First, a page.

“Why waste money on psychotherapy when you can listen to the [Bach’s] B Minor Mass?” — Michael Torke, composer
Sometimes people will ask me whether or not listening to music counts as mindfulness practice. I’d say sure,* you can do pretty much anything with an intention to be mindful, but what makes a session of mindful music appreciation unique and distinct from a mindful breathing practice?
I recently caught the story of Ursula Populoh, a fibers-enthusiast who has begun an undergraduate course in Fiber Arts at the age of 70 at The Maryland Institute College of Art,
Jack Cheng, a Shanghai-born, U.S.-based writer, has recently published an article on ‘The Slow Web,’ a movement aimed at cultivating a more mindful relationship with the Internet and digital technologies.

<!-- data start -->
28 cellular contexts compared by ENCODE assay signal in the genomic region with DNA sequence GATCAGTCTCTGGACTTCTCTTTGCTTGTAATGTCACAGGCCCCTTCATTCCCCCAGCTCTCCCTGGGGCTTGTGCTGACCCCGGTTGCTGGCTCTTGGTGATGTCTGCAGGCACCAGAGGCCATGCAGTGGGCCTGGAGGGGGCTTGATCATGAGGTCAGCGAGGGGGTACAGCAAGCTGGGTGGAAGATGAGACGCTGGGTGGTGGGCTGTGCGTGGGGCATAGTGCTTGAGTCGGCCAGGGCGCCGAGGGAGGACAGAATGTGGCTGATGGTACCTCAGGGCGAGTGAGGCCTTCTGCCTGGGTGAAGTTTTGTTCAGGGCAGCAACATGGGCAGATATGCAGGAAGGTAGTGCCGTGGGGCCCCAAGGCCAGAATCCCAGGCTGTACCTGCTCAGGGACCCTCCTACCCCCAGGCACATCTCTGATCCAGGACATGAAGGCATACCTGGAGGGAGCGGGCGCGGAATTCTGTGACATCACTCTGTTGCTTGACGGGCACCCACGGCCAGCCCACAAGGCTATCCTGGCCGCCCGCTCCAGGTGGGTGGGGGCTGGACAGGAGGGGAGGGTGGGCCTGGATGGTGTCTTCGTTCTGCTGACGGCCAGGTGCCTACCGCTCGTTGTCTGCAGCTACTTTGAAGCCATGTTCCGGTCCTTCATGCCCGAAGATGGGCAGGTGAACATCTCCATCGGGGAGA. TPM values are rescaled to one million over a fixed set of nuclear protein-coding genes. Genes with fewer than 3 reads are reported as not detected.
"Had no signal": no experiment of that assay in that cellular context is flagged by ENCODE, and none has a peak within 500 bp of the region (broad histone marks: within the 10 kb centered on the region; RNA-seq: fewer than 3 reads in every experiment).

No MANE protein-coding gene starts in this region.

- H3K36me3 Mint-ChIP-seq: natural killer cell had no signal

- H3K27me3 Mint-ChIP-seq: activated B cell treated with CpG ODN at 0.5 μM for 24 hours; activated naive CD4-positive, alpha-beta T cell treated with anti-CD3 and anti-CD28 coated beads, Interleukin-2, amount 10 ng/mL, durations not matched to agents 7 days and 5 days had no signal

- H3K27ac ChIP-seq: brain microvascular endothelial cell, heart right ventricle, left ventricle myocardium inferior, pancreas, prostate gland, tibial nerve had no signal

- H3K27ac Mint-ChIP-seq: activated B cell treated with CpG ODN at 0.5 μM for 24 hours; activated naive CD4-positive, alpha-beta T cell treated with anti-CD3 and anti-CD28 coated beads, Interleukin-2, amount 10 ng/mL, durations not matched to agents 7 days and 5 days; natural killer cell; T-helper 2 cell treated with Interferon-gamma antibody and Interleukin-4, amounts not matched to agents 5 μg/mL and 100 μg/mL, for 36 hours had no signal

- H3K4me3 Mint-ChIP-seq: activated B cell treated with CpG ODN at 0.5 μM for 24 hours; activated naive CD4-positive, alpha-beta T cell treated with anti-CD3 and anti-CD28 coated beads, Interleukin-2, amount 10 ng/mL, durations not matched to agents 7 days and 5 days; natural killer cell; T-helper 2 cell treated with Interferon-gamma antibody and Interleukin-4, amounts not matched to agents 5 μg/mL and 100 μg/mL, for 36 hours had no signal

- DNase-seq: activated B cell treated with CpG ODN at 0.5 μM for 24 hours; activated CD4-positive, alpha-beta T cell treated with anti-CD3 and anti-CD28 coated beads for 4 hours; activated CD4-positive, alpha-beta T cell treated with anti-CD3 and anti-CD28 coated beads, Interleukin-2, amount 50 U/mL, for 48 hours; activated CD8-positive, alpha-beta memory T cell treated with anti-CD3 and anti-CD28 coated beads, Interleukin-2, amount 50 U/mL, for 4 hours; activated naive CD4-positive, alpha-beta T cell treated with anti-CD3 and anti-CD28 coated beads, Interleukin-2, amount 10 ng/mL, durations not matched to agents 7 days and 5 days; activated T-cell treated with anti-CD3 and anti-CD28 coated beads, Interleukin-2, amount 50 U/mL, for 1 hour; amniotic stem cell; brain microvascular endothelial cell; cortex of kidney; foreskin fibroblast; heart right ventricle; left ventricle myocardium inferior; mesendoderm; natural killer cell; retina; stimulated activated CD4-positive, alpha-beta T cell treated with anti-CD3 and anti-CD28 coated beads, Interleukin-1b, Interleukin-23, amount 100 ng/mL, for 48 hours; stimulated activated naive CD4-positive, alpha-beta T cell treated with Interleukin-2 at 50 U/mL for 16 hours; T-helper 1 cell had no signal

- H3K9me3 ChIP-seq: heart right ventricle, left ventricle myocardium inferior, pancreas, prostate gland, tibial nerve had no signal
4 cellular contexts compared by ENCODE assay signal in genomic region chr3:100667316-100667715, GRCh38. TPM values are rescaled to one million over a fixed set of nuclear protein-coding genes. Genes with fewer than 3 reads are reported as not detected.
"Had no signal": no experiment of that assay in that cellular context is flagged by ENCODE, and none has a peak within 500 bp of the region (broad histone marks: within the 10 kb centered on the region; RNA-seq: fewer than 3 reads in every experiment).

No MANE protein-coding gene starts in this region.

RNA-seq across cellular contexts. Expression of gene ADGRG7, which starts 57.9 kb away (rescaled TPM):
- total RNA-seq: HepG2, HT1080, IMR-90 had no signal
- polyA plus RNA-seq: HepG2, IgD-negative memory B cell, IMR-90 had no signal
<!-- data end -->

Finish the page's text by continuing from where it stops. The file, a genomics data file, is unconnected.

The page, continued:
Paula Kuitenbrouwer keeps a lovely online portfolio and shop of “Mindful Drawings.” Most masterful artists would likely have developed a refined quality of mindfulness, but Paula’s work breathes from a deep and clearly-articulated intention to work from a place of mindfulness.
“I carefully prepare my drawing session by laying out all the tools. I think long about what I want, and I pay attention to the composition. I also do research, because I like to know what I am drawing. When I draw a bird, I study that bird in real as well as with the helps of books. When I draw a flower, I have it seen in nature or it is right before me on my table. I read about the flower, and I like to study and know its Latin name. The same counts for bugs: I do not draw any bug I haven’t seen or studied.”
“I meditate. I don’t look at my mobile device. The greatest days are where I take the time to be silent.” – Oprah Winfrey
via Third Metric